When I bake artisan bread, the crust does not retain its hard consistency, and by morning of the next day is already soft. I use a Dutch oven and spray water. The taste is great but the crust loses its crunch.

  • 3
    After your bread has cooled, what are you storin your bread in? If in a plastic bread bag, there's still enough moisture in the bread to soften the crust.
    – Jude
    Commented May 23, 2017 at 7:30
  • 1
    I store in a plastic topless container. Maybe I just have to reheat to get the crust crispy again but its such a waste of electricity. Oh well at least its still tasty.
    – Dave M
    Commented May 23, 2017 at 20:55
  • @DaveM - The material of the container shouldn't matter that much if it's truly "topless" and not really enclosed. But the important thing is generally air circulation, so even a container that's topless but somewhat "snug" around the loaf could cause humidity build-up around the loaf (and soften crust).
    – Athanasius
    Commented Apr 3, 2018 at 20:55

3 Answers 3


The reason the crust is going soft is a combination of factors:

  • Moisture from inside the bread transfers to the outside during cooling: This is most prevalent in breads with thinner developed crusts. Leave your bread to cool completely either in the cooling down oven (best) or on the side on a rack.
  • Humidity of bread storage: never put warm bread in a container (not even a bread box) and never ever put it in the fridge (unless saving for croutons or breadcrumbs)
  • Ambient room humidity: If your kitchen is really humid this will definitely have an effect. I typically store bread in the oven if it's currently really humid (which it typically is in Ireland).

There are a few steps you can take to ensure you get a crispy crust for longer:

  1. Take extra time to develop the crust after the initial bake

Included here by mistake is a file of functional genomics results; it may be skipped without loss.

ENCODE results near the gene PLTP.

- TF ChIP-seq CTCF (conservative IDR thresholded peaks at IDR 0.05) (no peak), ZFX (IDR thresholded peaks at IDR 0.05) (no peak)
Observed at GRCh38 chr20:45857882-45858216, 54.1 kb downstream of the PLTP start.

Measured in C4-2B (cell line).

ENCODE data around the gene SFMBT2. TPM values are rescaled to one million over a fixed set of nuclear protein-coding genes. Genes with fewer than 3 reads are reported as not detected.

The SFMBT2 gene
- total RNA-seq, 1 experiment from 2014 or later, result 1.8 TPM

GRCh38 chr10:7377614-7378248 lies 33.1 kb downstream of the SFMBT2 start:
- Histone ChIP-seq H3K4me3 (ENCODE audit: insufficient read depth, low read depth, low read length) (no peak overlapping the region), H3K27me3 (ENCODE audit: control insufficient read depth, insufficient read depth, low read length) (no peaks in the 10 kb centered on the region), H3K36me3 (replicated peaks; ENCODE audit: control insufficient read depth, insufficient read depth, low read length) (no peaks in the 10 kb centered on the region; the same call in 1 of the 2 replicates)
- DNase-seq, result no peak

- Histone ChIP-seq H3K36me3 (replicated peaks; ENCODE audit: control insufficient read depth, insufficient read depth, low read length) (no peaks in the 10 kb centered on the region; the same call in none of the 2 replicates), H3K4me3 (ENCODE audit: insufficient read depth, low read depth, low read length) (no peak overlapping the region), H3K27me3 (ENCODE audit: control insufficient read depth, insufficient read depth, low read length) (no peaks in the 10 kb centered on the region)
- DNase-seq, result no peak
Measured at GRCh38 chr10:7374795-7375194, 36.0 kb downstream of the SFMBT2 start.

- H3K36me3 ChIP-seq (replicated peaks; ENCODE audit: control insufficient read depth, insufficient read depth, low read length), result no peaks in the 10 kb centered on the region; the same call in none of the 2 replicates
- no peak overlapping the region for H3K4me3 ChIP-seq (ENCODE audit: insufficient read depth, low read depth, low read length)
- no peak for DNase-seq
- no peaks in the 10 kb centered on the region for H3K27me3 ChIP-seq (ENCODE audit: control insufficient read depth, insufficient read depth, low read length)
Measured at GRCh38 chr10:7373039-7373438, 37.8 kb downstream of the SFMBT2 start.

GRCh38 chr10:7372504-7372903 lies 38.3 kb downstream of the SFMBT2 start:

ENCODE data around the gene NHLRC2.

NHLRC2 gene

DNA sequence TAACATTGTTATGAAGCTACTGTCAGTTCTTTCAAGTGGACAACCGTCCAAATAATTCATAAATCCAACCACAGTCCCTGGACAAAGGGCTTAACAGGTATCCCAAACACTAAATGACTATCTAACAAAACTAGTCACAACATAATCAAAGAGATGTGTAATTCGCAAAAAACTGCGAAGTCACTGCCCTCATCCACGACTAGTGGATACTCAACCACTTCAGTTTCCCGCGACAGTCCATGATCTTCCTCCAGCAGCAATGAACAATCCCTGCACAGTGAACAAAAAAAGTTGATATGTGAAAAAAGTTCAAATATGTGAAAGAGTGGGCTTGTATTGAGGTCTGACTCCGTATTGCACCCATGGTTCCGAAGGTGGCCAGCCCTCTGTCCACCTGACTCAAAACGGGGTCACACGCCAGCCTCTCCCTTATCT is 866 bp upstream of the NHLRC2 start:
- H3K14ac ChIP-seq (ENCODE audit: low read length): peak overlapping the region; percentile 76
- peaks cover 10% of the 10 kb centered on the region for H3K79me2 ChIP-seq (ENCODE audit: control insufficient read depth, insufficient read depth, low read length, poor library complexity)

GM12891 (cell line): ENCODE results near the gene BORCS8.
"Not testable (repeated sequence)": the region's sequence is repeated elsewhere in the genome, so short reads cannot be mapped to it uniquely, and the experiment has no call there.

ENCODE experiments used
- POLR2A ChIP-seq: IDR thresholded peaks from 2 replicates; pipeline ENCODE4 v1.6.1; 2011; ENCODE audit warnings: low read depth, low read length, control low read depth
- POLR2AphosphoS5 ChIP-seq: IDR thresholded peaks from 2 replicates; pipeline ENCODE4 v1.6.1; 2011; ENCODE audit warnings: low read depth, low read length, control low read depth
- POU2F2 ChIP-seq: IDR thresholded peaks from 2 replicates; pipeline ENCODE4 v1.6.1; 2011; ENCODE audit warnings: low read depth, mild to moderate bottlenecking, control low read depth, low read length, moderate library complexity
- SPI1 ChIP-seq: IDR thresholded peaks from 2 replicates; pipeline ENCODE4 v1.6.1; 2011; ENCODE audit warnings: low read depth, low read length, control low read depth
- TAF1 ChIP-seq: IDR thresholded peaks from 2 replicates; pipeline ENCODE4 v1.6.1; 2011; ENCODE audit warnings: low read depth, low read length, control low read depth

• Remove the bread from the dutch oven at the end of your bake and place directly on the oven rack with the oven door open as it cools down.
    • Don't place your bread into a container (even a bread box) until hours after finished.
  2. Store bread properly
    • Keep open in dry conditions. If cut, place cut side face down on board or countertop. Can cover with a tea towel (after complete dryness) and then just leave alone.
  3. Rejuvenate the crust (best tip I ever received)
    • This seems counterintuitive, but if you've got some soft crust bread you want crisped up, crank your oven up, then wet the bread where you want it crispy (running a wet hand over it is about enough water), and chuck it in the oven directly on the rack and bake for a few minutes until you're satisfied.
    • This method works wonders for stale bread as well, and you can keep the soft (cut) side softer by wrapping that bit in some foil. It won't make it like day one fresh bread but it'll certainly make it edible again and good enough for some nice oil & vinegar or a nice slab of soft butter.

Update +1 for oven cooling! http://blog.kingarthurflour.com/2015/09/15/keep-baking-crispy/

  • Brilliant - let us know how ya get on!
    – kettultim
    Commented May 23, 2017 at 21:03
  • 1
    For reviving old bread -- my grandfather (a French trained chef) would put it in a brown paper bag, wet the outside, then put it in a low oven.
    – Joe
    Commented May 23, 2017 at 23:17
  • That's what I always did too, Joe. Not sure where I learnt that as my mother didn't do it but I've done it for as long as I remember.
    – Jude
    Commented May 24, 2017 at 2:11
  • Nice tip @Joe - will definitely have to try that!
    – kettultim
    Commented May 24, 2017 at 8:44
  • "shiny side in" It doesn't really matter what side you use, they reflect heat about the same.
    – JAB
    Commented Mar 14, 2018 at 20:02

Depends on time really:

36 hours or less?

Bread box or drawer is probably king; but less common in most households now. Wax paper bags that most supermarkets use; these hold well for at least 24 hours Brown paper bag; second use for rejuvenating as mentioned in other post.

Longer? (3 months max)

Tight sealed plastic and throw into freezer. Then just let it sit out for couple hours in room temperature in paper bag and re-bake at 350 for 5-15 mins (pending size). Like having fresh from oven bread all over again.

I usaully have bread marathon weekend and purposely slightly under bake the ones headed directly to freezer.


I never had the problem when I lived in NY. But in WV, not only can I not keep the crust hard, but I seldom find a hard crust in the grocery store. I think climate plays a role.

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